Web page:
I think the answer is, at least in New England, that town-name-givers didn’t have a lot of imagination and liked to stick with the tried and true methods of their ancestors in Europe. There are many exceptions in other areas such as those risqué names in Pennsylvania (e.g. Intercourse, Blue Balls, etc., which were not chosen by the conservative German immigrants but by earlier ruffians). Standard European town endings such as ‘borough,’ ‘burgh,’ ‘bury, ‘borough,’ ‘boro’, ‘town,’ etc. evolved from ancient times and some forms were favored by various groups and nationalities and the people who came to the New World in many cases saw no need to break with tradition.

To get a feeling for how these various town suffixes came about we need only consider the evolution of the ending (and word) ‘borough,’(as in Scarborough, Foxborough, Middleborough, Westborough). It started out in Old English as ‘burh’ and ‘burg’ and about the same time in Old High German as ‘burg’ (as in Gettysburg, Salzburg, Vicksburg, Hamburg) meaning ‘a fortress a citadel’ (in modern German ‘Burg’ means castle) and this carried over into Middle English for about 200 years with a huge number spelling variations [e.g. ‘borogh’ from which probably evolved the abbreviated form ‘boro’ (as in Malboro, Brattleboro, Goldsboro, Greensboro)]. The dative case of the Old English ‘burg’ resulted in the ending ‘bury’ (as in Canterbury, Danbury, Salisbury, Banbury). ‘Burgh’ (as in Edinburgh, Plattsburgh, Pittsburgh, Newburgh) is a Scots form with the derivative ‘burgher’ meaning the inhabitant of a borough). ‘Burg’ also appeared in Old Saxon and Dutch with about the same meaning. Later the sense became ‘a fortified town, and eventually just ‘town’ (as in Charlestown, Jamestown, Capetown, Yorktown, Provincetown).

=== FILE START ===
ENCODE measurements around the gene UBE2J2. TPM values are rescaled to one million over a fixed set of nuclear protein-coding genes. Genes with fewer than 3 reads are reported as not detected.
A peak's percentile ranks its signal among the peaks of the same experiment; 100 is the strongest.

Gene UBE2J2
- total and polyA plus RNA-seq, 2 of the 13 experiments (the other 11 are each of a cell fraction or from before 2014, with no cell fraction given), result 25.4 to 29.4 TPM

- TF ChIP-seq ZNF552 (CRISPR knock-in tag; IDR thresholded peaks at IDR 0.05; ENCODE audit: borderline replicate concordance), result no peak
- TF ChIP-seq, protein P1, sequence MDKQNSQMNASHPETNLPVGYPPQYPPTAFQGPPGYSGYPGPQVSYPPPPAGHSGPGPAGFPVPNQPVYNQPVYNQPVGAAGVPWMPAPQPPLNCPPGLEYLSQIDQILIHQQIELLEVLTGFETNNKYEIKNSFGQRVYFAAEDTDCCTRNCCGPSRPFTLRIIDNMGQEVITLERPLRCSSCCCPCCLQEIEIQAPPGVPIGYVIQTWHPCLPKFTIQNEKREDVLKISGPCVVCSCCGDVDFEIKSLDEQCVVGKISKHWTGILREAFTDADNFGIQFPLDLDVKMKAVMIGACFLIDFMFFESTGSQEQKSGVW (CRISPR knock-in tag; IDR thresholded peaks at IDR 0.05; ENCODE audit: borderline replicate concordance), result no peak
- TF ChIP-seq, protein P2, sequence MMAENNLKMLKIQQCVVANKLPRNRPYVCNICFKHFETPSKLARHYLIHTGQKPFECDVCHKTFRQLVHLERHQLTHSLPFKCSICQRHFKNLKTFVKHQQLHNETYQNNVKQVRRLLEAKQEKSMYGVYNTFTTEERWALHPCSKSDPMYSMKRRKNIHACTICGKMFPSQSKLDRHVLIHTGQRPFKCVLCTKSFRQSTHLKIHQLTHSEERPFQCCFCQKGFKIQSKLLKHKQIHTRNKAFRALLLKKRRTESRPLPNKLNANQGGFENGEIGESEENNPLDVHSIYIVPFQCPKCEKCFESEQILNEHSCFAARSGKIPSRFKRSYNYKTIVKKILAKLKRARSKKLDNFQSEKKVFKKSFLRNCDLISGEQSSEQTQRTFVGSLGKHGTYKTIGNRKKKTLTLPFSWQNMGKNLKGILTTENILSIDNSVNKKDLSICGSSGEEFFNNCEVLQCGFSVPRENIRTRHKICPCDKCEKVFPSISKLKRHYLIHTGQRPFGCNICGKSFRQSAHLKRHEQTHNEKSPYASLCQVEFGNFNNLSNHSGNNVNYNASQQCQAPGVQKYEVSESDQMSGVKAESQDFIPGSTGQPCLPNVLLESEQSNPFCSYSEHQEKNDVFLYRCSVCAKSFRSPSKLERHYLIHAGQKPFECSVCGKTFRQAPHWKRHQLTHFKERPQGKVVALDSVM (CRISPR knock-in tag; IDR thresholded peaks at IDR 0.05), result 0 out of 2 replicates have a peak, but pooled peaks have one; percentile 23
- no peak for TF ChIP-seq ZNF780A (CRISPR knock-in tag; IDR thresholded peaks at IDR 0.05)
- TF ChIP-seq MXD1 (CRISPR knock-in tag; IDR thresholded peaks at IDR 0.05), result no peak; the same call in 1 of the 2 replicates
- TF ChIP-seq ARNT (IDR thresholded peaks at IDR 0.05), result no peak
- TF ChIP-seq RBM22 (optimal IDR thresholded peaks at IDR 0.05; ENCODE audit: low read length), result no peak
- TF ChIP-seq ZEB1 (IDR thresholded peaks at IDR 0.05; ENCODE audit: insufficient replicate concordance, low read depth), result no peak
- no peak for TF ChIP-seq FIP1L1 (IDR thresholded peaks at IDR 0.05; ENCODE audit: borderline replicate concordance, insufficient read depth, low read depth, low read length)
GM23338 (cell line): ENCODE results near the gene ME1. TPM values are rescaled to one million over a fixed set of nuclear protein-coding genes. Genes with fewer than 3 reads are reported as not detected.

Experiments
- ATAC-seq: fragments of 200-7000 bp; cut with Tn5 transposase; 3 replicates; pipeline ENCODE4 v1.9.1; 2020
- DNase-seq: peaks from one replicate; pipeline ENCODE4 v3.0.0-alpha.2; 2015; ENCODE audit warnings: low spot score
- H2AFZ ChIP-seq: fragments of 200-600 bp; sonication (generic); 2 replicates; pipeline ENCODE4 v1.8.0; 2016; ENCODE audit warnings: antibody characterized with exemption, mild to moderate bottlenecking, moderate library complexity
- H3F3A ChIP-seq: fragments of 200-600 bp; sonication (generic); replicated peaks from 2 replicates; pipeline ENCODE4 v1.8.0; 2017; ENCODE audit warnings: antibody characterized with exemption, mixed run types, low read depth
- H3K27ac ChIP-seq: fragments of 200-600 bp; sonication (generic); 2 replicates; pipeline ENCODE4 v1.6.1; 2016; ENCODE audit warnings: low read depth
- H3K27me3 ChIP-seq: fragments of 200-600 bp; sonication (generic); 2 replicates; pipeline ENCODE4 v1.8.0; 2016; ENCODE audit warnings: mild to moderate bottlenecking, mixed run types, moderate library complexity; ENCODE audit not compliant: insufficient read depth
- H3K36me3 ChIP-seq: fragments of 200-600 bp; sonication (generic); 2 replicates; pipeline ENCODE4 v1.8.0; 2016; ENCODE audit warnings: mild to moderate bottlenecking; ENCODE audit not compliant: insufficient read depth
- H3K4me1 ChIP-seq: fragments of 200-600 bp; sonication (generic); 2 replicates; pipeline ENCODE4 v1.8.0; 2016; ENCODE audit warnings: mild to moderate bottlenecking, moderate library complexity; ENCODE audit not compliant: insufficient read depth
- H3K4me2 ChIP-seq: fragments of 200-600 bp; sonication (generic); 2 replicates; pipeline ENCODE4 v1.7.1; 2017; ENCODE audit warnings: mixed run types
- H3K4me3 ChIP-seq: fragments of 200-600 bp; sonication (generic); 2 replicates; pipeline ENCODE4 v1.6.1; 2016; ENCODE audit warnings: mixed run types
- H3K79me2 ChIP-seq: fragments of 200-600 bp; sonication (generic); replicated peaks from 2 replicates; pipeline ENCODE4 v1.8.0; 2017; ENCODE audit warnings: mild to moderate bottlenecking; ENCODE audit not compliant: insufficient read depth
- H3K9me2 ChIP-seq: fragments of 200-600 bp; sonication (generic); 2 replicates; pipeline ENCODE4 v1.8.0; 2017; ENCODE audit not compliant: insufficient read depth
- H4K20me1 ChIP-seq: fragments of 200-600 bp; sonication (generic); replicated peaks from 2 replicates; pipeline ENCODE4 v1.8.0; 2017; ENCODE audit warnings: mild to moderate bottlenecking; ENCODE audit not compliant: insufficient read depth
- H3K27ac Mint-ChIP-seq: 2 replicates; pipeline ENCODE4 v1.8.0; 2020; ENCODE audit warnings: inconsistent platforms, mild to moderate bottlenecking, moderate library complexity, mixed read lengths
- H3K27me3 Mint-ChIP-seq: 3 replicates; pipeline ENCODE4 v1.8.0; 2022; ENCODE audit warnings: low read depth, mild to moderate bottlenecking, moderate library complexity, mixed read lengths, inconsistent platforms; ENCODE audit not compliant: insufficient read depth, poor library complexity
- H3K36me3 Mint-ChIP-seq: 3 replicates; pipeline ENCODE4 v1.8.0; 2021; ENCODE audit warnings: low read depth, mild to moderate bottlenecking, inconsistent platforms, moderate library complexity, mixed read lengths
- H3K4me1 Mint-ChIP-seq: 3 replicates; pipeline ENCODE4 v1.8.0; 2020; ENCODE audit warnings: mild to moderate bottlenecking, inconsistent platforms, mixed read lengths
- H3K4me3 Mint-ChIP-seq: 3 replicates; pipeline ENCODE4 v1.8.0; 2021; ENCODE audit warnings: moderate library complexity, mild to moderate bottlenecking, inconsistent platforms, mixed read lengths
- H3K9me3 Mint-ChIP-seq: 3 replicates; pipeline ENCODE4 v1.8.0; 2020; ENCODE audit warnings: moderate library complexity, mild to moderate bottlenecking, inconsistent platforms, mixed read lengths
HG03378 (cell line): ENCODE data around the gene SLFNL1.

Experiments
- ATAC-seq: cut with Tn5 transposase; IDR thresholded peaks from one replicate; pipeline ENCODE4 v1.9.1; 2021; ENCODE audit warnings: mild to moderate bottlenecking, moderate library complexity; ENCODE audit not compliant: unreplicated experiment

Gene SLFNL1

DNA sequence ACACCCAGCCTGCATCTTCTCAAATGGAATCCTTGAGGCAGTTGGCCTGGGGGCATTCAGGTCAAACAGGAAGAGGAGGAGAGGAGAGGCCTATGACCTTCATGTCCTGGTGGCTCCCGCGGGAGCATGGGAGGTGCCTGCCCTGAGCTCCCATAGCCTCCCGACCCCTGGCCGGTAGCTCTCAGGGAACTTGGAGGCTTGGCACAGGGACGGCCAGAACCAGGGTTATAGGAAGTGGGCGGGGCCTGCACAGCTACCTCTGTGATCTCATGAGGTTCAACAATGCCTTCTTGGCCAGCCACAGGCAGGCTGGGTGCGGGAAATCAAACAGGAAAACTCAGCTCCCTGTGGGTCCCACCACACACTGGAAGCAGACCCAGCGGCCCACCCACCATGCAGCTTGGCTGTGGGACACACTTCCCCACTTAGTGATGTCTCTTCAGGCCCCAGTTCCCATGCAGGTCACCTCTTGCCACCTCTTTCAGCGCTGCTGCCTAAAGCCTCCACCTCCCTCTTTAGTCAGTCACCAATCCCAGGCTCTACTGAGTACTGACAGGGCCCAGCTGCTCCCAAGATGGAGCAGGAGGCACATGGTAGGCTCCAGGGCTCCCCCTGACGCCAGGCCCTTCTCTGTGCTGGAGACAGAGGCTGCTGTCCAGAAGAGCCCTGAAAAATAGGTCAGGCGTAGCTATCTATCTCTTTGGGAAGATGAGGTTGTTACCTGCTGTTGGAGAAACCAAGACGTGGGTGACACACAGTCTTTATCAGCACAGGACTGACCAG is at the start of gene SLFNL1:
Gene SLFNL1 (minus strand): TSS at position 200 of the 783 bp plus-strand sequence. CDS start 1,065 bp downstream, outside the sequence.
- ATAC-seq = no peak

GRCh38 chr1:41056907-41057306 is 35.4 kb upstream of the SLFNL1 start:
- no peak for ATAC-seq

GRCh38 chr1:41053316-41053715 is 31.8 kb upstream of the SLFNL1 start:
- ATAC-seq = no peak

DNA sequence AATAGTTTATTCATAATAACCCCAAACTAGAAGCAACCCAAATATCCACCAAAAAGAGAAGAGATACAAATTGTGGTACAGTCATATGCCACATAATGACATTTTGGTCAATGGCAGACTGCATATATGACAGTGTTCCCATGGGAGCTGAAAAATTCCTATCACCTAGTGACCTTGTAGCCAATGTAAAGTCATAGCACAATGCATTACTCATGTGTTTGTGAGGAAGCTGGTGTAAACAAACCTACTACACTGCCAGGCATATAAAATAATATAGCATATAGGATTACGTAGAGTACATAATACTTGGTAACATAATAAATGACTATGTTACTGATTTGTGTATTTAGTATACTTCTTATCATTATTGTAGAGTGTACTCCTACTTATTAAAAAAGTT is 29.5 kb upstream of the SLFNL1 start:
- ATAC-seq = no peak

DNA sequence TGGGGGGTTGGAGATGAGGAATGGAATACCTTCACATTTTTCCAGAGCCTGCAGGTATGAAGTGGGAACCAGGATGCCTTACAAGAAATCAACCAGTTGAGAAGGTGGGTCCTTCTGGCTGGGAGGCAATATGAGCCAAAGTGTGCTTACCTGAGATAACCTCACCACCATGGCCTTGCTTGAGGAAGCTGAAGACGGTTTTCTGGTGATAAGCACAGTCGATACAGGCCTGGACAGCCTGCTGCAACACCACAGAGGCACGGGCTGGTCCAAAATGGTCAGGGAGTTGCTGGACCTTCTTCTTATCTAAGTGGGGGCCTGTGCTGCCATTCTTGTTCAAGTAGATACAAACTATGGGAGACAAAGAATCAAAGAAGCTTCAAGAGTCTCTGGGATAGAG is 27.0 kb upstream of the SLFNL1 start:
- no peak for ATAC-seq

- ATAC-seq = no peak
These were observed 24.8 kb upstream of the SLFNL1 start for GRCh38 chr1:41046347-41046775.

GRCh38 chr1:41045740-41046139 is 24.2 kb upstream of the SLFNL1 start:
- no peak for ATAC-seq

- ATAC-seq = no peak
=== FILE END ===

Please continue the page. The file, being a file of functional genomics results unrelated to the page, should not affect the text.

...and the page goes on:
http://www.wordwizard.com/clubhouse/founddiscuss.asp?Num=4571




#111446 - 09/21/03 07:43 AM Re: names pronounced strangely  
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jmh Offline
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The link above included reference to a few place names that I remember from reading Bill Bryson.

In Illinois:
Versailles pronounced Versalles
Cairo pronounced Care-oh rather than Kyrow